Transforming Employability for Social Change in East Africa (TESCEA) is helping young people to use their skills and ideas to tackle social and economic problems. TESCEA supports universities, industries, communities and government to work together to create an improved learning experience for students – both women and men.
With partners in Tanzania, Uganda and Kenya, TESCEA's first phase developed a scalable pedagogical model to help universities produce graduates with the critical thinking and problem-solving skills they need to solve real-world problems. We are working to scale TESCEA’s approaches to further universities in East Africa and beyond. Read more about TESCEA's results and learning.
Many graduates in East Africa are ill-prepared to address the challenges they encounter in the workplace or to leverage their skills and ideas to meet social needs. One of the key factors contributing to this is the lack of focus on critical thinking and problem solving within university teaching and learning. Students need to learn “how to think”, instead of “what to think”. While universities recognise the need to improve the quality and relevance of curricula, to rethink pedagogies, and to build stronger connections with communities and industries, the challenge is to move beyond islands of good teaching and to bring about change at scale.
In TESCEA’s first phase (2018-2021), a partnership between the universities of Dodoma, Mzumbe, Uganda Martyrs and Gulu, Ashoka East Africa, the Association for Faculty Enrichment in Learning and Teaching, and INASP, we:
- Improved the learning experience for 3,800 students
- Supported 565 lecturers to rethink their teaching practice to become facilitators of transformative and student-centred learning and embed gender responsive approaches into the teaching and learning process
- Trained 29 multipliers who can train and mentor their colleagues
- Strengthened connections between the partner universities, local employers and communities by fostering relationships to enable the design of relevant curricula
The first phase of the TESCEA partnership has laid the foundations – through knowledge, networks, skills and tools – to enable universities across East Africa to produce graduates who have the skills and competencies that local employers and communities need to solve real-world problems.
Our evaluation of the 2018-2021 project found that TESCEA had facilitated tangible changes in teaching practices, student learning and institutional processes, systems and cultures:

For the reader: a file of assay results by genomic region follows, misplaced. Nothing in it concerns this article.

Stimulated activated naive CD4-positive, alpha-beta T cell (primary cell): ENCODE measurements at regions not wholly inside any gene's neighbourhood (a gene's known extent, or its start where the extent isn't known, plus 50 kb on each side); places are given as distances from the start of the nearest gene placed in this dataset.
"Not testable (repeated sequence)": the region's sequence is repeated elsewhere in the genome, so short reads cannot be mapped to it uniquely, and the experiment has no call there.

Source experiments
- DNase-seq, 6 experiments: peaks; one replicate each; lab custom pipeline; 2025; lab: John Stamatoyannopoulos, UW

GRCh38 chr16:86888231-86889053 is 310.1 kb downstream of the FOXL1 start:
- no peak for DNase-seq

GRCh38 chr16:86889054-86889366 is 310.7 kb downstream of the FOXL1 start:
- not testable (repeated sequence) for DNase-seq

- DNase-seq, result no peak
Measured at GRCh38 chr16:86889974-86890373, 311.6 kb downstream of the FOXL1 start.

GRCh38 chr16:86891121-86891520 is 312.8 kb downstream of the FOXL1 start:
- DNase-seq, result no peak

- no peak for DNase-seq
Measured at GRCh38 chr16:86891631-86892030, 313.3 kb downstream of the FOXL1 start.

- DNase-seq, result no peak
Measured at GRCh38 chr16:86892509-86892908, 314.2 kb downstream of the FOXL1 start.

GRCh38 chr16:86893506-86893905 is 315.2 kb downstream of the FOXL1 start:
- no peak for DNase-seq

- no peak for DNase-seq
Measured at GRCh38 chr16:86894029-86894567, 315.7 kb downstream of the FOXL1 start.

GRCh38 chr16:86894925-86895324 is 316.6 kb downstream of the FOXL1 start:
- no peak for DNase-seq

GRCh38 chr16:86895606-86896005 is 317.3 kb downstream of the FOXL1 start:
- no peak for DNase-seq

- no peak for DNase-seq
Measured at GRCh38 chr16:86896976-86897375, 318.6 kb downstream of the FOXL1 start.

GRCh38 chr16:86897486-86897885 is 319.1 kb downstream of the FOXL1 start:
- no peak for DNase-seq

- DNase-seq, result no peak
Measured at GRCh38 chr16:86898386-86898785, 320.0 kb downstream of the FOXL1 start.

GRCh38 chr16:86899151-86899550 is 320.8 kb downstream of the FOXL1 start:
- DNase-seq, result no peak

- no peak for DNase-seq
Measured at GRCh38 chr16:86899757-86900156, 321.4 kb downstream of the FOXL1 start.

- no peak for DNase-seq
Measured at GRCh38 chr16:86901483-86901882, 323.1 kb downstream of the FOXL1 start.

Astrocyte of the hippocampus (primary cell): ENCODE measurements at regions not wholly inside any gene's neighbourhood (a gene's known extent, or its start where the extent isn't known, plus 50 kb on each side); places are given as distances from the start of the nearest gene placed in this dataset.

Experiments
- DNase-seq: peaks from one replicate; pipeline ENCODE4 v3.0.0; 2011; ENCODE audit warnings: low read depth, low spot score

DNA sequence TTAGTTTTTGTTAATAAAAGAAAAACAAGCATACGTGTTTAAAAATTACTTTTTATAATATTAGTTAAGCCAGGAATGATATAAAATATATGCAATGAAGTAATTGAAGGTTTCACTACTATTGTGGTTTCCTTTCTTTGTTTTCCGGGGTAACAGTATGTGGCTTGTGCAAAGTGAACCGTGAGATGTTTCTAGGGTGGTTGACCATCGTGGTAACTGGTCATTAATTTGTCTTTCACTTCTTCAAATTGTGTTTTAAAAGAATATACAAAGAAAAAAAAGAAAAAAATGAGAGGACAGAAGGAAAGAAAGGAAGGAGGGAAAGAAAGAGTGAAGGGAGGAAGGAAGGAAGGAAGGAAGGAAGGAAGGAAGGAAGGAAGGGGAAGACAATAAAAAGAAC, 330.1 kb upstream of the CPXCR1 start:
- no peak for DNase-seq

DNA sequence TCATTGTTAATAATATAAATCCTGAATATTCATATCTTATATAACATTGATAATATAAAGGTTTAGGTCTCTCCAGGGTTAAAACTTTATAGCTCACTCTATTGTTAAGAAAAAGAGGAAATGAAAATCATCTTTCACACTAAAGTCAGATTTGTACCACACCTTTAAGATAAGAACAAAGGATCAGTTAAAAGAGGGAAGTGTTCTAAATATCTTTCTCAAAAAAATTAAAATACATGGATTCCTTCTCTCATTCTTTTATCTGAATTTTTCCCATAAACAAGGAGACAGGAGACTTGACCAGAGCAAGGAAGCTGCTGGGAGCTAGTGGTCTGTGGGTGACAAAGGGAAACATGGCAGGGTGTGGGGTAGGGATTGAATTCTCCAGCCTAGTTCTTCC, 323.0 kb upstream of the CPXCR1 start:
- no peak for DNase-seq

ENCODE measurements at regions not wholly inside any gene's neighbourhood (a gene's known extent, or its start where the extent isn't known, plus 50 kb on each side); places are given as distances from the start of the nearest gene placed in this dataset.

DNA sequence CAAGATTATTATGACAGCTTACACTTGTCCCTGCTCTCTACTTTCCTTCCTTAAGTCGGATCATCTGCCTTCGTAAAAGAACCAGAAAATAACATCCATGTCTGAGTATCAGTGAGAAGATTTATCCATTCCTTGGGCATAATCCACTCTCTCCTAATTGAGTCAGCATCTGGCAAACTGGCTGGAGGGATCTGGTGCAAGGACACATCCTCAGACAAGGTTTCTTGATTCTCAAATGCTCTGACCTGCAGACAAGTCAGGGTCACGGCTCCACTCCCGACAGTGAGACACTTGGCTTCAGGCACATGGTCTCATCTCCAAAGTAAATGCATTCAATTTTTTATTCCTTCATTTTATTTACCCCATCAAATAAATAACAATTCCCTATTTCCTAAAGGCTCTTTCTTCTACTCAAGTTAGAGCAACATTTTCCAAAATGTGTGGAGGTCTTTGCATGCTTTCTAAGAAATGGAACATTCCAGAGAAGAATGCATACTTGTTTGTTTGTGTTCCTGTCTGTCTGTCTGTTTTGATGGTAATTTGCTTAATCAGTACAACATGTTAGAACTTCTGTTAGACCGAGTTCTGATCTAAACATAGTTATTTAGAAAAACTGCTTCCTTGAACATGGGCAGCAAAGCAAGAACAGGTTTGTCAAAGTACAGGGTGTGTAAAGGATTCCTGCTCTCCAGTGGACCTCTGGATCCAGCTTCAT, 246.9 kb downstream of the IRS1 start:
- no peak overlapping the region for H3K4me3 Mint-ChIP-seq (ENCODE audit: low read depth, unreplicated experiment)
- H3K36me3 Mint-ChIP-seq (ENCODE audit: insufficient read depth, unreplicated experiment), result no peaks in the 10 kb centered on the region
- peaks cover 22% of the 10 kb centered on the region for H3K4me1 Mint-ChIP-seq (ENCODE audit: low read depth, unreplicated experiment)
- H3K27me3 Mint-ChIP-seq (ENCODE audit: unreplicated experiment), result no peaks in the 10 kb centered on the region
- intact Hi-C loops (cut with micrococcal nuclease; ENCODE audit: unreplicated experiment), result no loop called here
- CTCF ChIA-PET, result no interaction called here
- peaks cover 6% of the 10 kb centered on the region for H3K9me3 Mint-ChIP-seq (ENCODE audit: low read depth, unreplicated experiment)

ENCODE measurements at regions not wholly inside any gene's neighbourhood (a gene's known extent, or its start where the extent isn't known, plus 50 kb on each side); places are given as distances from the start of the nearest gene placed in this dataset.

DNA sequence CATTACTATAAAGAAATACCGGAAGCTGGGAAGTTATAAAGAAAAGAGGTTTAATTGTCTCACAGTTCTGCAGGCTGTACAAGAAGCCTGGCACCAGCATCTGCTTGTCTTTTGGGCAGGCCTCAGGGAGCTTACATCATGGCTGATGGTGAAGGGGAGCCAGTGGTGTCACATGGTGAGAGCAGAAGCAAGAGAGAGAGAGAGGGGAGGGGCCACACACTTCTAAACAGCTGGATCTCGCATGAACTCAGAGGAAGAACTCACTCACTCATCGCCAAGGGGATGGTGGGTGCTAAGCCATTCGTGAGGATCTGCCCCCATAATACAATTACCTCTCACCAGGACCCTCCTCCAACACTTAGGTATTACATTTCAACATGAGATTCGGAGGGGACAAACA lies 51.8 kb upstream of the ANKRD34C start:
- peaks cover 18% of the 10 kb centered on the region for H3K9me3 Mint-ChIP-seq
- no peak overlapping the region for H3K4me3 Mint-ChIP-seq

- 94% of lecturers believed that TESCEA’s approaches were more effective, and enabled them to develop more relevant courses and more learner-centred teaching and assessment
- Lecturers’ use of critical thinking and problem-solving techniques had increased by 43 percentage points, use of active learning strategies (such as role plays, fishbowl debates and peer teaching) by 37 percentage points and the use of complex problem-based and team-based learning strategies by 15 percentage points
- 87% of students rated their learning experience as positive
- The gender-responsive design of TESCEA contributed to positive shifts in students’ behaviours and attitudes with increased levels of interaction and awareness raising in classroom settings
- 94% of senior managers felt that the changes were very important to their institution
- 39 policies and process guidelines were revised across the four partner universities
We are working to scale TESCEA’s approaches to further universities in East Africa and beyond.
Get in touch if you share our ambitions for African higher education – we are actively seeking new partnerships and new investments: contact Jon Harle
Transforming Higher Education for Social Change - a model from East Africa
TESCEA’s model, tools, materials and publications are all freely available via www.transformHE.org.
The first phase of TESCEA was funded by the UK’s Foreign, Commonwealth & Development Office as part of the SPHEIR (Strategic Partnerships for Higher Education Innovation and Reform) programme to support higher education transformation in focus countries in Sub-Saharan Africa, Asia and the Middle East. SPHEIR was a competitive grant scheme designed to catalyse innovative ‘partnerships’ in low-income countries to improve the performance, governance and influence of higher education systems and institutions. SPHEIR partnerships sought to transform the quality, relevance, access and affordability of higher education to achieve sustainable change in higher education systems.